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Topic: U.S. Army Corps of Engineers Nashville District

U.S. Army Corps of Engineers Nashville District working to reassign Lock C to Fort Campbell

 

Written by Leon Roberts
U.S. Army Corps of Engineers, Nashville District

U.S. Army Corps of EngineersNashville, TN – The U.S. Army Corps of Engineers Nashville District is in the process of supplementing the Lake Barkley Master Plan reclassifying the Lock C site in Montgomery County, Tennessee, from “Multiple Resource Management – Low Density Recreation” to “Multiple Resource Management – Future/Inactive Recreation Area.”

This designation would allow the Corps of Engineers to reassign the area to the U.S. Army Garrison at Fort Campbell, KY.

The U.S. Army Corps of Engineers Nashville District is in the process of reassigning Lock C in Montgomery County, Tenn., to the U.S. Army Garrison at Fort Campbell, Ky., for military utilization. There is a 30-day public comment period in accordance with the National Environmental Policy Act, which is necessary to supplement the Lake Barkley Master Plan. (U.S. Army Corps of Engineers, Nashville District)

The U.S. Army Corps of Engineers Nashville District is in the process of reassigning Lock C in Montgomery County, Tenn., to the U.S. Army Garrison at Fort Campbell, Ky., for military utilization. There is a 30-day public comment period in accordance with the National Environmental Policy Act, which is necessary to supplement the Lake Barkley Master Plan. (U.S. Army Corps of Engineers, Nashville District)

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U.S. Army Corps of Engineers assessing Recreation Facilities flood damage as waters recede

 

Written by Leon Roberts
U.S. Army Corps of Engineers, Nashville District

U.S. Army Corps of EngineersNashville, TN – The U.S. Army Corps of Engineers Nashville District is assessing damage to recreation facilities at its 10 lakes in the Cumberland River Basin as high waters begin to recede.

Officials are working as conditions allow to determine impacts to public lands, including roadways, recreation areas, facilities and campsites to make sure they are safe ahead of the 2019 recreation season.

High water at Center Hill Lake submerges a pavilion and bathroom at Floating Mill Park in Silver Point, Tennessee, Feb. 25, 2019. The U.S. Army Corps of Engineers Nashville District is assessing damage to recreation facilities at its 10 lakes in the Cumberland River Basin as high waters recede. (John Malone, USACE)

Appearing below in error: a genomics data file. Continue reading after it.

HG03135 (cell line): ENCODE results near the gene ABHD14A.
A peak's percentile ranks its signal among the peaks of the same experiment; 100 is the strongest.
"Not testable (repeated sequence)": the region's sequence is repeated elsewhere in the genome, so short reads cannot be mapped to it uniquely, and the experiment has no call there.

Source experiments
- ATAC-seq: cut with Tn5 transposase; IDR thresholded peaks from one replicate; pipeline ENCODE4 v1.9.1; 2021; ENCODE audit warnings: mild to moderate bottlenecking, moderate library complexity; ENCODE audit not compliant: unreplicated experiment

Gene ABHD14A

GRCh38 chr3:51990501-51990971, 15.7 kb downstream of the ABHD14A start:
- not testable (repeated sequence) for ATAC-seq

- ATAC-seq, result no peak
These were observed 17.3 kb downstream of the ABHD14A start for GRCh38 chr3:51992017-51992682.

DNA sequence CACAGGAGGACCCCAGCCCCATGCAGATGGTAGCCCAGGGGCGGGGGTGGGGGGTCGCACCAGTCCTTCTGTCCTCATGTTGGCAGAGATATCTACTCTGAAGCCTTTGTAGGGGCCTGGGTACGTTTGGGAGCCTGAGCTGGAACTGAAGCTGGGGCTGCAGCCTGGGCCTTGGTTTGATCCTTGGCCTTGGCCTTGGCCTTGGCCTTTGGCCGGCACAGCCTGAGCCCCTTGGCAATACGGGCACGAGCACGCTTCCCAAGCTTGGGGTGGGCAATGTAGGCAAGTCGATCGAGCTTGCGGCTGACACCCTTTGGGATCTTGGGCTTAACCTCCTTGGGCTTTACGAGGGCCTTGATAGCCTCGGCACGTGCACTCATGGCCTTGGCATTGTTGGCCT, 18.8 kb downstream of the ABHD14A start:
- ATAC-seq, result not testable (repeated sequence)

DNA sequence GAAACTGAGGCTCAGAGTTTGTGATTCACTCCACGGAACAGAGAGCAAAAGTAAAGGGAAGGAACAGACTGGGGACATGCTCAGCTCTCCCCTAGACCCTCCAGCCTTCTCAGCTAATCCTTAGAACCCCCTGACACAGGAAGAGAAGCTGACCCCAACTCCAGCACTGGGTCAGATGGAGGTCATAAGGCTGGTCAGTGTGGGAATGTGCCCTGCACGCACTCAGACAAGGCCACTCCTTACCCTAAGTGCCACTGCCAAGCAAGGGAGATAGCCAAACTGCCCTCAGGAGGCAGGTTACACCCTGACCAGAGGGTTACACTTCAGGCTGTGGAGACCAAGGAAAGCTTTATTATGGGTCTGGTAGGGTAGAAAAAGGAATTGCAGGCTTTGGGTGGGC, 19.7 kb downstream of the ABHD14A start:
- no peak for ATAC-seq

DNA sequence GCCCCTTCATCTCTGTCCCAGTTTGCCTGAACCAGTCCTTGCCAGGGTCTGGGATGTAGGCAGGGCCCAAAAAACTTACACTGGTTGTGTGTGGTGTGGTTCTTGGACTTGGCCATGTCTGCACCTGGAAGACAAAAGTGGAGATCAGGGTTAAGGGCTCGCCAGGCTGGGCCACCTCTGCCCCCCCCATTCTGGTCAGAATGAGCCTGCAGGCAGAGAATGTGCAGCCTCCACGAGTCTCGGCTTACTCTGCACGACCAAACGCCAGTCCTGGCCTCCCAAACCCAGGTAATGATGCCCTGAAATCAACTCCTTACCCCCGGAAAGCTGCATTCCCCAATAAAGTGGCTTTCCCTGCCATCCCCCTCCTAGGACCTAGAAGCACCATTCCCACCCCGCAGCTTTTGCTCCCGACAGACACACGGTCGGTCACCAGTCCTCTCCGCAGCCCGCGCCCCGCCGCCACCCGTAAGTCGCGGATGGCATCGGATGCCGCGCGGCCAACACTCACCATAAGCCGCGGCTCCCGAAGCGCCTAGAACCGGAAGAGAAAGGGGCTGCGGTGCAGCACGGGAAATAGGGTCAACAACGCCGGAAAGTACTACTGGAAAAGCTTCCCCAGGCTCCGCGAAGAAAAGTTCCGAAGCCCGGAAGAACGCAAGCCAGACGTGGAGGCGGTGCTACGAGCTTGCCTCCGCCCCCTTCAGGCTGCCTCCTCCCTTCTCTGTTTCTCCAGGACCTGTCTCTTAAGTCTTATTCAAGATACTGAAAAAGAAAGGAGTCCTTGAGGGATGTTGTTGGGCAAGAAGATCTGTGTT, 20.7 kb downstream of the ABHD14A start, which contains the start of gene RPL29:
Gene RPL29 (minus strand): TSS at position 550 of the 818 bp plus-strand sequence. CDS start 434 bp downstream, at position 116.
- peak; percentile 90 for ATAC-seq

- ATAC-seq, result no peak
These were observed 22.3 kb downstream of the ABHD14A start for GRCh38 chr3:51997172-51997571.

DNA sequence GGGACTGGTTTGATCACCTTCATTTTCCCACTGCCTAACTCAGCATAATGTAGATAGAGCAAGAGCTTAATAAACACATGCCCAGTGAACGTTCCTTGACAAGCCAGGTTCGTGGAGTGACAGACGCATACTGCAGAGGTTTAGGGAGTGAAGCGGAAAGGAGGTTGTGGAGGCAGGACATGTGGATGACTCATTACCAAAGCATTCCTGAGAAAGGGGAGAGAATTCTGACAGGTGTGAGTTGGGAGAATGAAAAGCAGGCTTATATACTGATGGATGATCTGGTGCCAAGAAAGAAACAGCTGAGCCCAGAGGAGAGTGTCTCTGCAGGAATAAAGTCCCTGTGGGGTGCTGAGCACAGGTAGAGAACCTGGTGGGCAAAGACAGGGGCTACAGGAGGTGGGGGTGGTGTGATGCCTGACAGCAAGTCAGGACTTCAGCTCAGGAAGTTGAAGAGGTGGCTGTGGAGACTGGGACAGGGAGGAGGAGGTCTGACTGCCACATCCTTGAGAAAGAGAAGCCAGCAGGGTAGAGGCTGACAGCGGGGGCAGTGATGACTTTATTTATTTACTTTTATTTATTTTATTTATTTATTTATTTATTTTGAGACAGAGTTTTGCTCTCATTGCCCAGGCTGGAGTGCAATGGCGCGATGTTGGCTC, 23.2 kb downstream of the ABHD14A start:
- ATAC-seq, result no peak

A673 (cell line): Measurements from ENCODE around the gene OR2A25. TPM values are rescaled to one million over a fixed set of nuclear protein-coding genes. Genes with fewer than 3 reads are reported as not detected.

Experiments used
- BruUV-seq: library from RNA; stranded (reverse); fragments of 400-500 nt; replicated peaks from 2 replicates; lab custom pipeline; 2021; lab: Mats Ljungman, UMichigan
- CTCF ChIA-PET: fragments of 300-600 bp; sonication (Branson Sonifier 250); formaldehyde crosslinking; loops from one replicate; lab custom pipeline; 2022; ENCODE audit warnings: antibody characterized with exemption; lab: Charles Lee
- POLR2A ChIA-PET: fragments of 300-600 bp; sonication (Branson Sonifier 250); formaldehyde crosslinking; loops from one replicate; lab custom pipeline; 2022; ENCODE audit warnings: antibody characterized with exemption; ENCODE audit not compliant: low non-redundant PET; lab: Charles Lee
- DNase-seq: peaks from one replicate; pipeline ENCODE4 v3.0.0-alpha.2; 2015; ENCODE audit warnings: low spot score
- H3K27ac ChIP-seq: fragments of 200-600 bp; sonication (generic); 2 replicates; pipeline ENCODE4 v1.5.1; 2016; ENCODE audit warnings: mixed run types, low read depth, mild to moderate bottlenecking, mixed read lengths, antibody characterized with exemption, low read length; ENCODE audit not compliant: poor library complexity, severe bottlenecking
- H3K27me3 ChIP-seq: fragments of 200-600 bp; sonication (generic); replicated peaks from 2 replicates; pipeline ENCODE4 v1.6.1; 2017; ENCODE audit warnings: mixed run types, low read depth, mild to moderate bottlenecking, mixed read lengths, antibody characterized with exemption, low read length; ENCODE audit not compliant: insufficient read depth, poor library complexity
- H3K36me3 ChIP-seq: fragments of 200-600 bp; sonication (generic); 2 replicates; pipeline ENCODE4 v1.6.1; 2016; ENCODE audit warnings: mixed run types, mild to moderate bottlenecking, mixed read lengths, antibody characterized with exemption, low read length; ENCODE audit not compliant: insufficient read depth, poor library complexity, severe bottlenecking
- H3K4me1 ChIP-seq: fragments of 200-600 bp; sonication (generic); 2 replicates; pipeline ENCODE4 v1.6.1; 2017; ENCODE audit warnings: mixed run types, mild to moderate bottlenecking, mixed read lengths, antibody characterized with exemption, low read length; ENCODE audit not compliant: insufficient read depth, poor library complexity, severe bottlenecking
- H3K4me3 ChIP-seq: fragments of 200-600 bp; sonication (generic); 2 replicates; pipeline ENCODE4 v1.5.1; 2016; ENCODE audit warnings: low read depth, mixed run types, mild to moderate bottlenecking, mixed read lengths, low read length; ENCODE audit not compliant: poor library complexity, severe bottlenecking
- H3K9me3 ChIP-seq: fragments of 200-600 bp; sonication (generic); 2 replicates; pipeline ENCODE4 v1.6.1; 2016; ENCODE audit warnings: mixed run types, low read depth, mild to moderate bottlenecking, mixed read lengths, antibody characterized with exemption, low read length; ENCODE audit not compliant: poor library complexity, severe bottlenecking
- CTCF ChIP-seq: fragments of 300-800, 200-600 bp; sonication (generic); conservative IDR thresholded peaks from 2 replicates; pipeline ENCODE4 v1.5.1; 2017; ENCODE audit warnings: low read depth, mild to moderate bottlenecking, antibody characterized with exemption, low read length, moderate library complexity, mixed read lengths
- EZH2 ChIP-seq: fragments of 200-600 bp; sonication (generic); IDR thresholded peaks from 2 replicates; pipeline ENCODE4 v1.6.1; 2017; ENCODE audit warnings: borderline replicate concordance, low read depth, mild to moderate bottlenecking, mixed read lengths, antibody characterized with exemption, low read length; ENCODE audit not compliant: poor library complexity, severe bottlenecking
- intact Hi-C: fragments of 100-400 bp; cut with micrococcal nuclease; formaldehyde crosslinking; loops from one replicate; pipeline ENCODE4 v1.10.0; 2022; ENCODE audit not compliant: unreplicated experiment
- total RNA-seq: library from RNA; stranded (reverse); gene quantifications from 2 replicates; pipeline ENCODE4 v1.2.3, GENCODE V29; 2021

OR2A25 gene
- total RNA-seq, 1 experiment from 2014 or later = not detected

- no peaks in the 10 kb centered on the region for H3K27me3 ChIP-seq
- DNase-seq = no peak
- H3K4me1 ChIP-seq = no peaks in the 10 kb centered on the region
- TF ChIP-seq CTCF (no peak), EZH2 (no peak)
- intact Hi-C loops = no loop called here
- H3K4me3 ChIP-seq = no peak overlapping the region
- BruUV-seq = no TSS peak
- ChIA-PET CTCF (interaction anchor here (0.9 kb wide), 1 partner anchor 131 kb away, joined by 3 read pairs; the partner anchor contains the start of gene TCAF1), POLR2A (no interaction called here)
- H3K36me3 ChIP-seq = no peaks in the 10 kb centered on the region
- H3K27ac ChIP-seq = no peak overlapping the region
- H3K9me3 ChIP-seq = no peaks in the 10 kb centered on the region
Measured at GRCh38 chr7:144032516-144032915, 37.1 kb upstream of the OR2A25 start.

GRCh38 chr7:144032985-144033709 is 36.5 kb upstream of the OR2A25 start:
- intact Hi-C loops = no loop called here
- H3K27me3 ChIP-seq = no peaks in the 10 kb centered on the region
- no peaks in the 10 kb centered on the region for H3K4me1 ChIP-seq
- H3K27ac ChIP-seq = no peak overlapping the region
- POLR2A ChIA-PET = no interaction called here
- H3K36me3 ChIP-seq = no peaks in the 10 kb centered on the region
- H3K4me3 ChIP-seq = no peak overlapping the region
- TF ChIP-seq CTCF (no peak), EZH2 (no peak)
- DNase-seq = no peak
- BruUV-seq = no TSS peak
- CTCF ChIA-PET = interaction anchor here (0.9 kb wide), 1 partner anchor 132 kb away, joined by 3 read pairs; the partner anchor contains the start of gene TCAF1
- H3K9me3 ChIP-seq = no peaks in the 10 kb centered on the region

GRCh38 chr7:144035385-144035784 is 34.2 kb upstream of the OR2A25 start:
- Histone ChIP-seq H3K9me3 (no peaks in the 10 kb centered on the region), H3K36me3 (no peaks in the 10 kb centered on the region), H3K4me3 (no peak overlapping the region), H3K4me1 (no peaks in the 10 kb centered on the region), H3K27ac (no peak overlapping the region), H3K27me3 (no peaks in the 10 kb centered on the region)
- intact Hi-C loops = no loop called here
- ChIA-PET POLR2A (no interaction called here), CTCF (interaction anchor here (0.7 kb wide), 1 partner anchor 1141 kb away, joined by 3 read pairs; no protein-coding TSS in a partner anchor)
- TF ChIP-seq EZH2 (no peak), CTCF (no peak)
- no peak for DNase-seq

High water at Center Hill Lake submerges a pavilion and bathroom at Floating Mill Park in Silver Point, Tennessee, Feb. 25, 2019. The U.S. Army Corps of Engineers Nashville District is assessing damage to recreation facilities at its 10 lakes in the Cumberland River Basin as high waters recede. (John Malone, USACE)

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U.S. Army Corps of Engineers Nashville District Dams saved $1.72 billion in Flood Damage

 

Written by Leon Roberts
U.S. Army Corps of Engineers, Nashville District

U.S. Army Corps of EngineersNashville, TN –  The 10 dams operated by the U.S. Corps of Engineers in the Cumberland River Basin performed as designed during the wettest February on record, saving an estimated $1.72 billion in would-be flood damage to the region.

The ability to hold back water where possible reduced impacts in Nashville by as much as 16 feet, preventing $1.5 billion of damage that would have resulted from higher water. The water level on the Cumberland River in Music City reached 40.93 feet with projects operating, but would have reached an estimated 57.2 feet if the storage projects upstream were not in existence.

Dale Hollow Dam on the Obey River in Celina, Tennessee, discharges water March 4th, 2019. (Don Busbice, USACE)

Dale Hollow Dam on the Obey River in Celina, Tennessee, discharges water March 4th, 2019. (Don Busbice, USACE)

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Cheatham Lock closure extended due to High-River Flows

 

Written by Bill Peoples 
U.S. Army Corps of Engineers, Nashville District